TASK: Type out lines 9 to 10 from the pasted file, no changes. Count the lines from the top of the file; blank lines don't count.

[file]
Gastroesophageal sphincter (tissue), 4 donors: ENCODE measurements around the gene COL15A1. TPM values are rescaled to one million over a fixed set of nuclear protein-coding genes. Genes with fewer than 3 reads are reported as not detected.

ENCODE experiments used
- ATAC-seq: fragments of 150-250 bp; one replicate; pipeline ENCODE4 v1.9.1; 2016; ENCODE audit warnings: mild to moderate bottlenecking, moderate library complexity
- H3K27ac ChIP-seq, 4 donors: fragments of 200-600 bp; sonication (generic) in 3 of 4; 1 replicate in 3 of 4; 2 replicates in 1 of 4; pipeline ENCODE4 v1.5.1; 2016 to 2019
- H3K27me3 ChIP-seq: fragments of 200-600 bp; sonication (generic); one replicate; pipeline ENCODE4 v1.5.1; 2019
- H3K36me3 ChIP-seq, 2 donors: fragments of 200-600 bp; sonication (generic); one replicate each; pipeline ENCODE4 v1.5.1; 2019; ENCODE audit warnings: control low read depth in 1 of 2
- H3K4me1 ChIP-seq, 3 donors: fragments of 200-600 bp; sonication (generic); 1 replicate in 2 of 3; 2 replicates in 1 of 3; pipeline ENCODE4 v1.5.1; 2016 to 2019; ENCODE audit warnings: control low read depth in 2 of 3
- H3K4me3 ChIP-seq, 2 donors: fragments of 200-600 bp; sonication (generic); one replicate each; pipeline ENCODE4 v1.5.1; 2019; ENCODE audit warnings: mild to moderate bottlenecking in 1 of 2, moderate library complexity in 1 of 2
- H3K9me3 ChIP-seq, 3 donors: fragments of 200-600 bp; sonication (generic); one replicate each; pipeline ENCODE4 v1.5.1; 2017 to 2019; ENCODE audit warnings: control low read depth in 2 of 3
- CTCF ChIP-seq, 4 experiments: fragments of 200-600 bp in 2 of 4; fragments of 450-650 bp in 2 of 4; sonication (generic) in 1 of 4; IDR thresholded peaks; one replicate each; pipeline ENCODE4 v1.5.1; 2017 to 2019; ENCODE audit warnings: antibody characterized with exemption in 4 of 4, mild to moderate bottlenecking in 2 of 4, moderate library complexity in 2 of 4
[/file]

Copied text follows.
- H3K9me3 ChIP-seq, 3 donors: fragments of 200-600 bp; sonication (generic); one replicate each; pipeline ENCODE4 v1.5.1; 2017 to 2019; ENCODE audit warnings: control low read depth in 2 of 3
- CTCF ChIP-seq, 4 experiments: fragments of 200-600 bp in 2 of 4; fragments of 450-650 bp in 2 of 4; sonication (generic) in 1 of 4; IDR thresholded peaks; one replicate each; pipeline ENCODE4 v1.5.1; 2017 to 2019; ENCODE audit warnings: antibody characterized with exemption in 4 of 4, mild to moderate bottlenecking in 2 of 4, moderate library complexity in 2 of 4